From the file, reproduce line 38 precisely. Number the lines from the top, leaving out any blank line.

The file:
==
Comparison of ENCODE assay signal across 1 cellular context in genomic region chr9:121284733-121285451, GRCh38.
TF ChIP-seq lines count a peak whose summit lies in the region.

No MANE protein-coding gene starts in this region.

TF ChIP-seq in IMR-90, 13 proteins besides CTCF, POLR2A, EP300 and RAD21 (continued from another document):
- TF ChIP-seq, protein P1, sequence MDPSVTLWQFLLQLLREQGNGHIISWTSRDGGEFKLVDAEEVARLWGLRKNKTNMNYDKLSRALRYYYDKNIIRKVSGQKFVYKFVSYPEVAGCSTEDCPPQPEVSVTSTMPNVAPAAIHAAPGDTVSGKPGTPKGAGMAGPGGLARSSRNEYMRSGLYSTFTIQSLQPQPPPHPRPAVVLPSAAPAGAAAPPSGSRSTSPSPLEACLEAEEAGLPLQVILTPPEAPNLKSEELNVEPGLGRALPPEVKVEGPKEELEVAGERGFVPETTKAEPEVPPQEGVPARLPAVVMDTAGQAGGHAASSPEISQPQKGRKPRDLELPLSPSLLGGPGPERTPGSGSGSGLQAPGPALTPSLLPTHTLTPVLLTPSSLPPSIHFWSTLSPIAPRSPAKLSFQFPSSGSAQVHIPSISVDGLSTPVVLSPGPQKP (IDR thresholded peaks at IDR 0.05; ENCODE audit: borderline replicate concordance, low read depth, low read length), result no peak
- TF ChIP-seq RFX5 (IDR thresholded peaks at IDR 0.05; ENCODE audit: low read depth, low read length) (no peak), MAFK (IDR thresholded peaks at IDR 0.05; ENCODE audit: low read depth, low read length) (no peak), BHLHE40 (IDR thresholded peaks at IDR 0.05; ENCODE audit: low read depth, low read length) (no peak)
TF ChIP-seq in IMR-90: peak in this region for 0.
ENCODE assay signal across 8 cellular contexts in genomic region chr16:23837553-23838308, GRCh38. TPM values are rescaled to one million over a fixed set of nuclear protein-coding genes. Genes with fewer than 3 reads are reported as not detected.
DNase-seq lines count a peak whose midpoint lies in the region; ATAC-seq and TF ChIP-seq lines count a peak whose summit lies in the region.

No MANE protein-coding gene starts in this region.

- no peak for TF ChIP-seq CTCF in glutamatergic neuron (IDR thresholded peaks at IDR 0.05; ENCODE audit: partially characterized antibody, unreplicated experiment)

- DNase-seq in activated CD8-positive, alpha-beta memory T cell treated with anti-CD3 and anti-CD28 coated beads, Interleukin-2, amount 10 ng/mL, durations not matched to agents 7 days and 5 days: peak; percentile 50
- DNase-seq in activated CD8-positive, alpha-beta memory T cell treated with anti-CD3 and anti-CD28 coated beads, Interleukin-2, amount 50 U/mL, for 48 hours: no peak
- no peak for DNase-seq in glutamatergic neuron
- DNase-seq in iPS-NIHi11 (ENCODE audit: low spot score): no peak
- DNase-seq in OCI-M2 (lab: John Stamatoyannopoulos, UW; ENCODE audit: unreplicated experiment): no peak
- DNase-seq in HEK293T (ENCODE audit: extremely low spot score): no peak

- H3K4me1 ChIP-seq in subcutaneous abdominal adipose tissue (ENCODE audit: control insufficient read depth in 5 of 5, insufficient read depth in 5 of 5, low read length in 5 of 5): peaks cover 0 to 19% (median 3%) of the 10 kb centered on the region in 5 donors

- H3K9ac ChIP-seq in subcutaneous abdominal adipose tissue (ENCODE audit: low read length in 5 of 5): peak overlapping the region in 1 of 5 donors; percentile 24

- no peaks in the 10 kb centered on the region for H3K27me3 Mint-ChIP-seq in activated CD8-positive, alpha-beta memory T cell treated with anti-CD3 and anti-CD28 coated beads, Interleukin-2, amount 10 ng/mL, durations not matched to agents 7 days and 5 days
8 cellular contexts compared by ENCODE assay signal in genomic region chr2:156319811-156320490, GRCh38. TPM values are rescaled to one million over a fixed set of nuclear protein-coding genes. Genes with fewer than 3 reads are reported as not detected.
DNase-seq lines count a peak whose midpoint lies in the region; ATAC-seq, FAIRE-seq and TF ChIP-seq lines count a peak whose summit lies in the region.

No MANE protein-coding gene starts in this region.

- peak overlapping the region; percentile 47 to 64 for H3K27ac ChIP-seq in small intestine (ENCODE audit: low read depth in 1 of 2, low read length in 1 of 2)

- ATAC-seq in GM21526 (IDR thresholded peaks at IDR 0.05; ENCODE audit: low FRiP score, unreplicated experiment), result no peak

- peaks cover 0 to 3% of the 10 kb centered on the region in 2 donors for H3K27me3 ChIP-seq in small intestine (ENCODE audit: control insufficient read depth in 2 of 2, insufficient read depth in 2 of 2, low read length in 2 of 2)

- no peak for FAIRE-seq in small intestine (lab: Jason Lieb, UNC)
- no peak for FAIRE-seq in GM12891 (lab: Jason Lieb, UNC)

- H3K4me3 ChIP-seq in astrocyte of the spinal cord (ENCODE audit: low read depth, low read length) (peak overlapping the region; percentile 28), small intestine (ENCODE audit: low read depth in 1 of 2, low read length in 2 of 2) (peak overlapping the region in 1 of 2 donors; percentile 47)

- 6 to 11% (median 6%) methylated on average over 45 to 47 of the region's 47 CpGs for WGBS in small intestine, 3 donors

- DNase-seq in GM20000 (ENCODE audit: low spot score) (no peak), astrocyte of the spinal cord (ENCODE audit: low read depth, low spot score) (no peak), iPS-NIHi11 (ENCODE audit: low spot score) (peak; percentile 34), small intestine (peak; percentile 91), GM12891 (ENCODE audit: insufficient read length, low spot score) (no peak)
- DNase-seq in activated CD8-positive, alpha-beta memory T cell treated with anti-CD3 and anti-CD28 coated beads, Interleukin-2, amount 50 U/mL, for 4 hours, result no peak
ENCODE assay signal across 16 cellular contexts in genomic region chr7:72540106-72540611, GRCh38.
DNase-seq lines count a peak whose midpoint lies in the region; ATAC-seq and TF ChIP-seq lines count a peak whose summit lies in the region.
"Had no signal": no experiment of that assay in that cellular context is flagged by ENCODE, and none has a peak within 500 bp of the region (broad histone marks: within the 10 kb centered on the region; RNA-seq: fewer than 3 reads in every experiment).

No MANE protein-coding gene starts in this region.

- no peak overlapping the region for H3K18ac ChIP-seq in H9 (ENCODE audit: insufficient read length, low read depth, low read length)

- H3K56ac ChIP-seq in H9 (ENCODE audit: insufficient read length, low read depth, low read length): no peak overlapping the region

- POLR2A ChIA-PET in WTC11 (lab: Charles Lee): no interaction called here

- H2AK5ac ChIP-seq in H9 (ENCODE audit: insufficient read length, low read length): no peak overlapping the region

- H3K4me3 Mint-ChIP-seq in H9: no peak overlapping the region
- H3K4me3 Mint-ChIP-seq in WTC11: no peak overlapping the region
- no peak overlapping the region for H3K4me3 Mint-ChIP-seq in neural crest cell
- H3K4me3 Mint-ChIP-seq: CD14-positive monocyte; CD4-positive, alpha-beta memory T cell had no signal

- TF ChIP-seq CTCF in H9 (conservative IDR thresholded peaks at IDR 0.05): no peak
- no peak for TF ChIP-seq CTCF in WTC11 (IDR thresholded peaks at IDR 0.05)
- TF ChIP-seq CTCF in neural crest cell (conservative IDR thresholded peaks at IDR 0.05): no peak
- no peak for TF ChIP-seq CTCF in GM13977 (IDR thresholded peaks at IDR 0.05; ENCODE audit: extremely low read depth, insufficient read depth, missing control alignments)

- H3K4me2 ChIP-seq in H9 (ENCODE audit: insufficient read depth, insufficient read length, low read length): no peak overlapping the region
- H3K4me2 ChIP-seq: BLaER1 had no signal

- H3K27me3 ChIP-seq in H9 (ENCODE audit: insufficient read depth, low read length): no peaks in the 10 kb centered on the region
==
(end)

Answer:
- H3K56ac ChIP-seq in H9 (ENCODE audit: insufficient read length, low read depth, low read length): no peak overlapping the region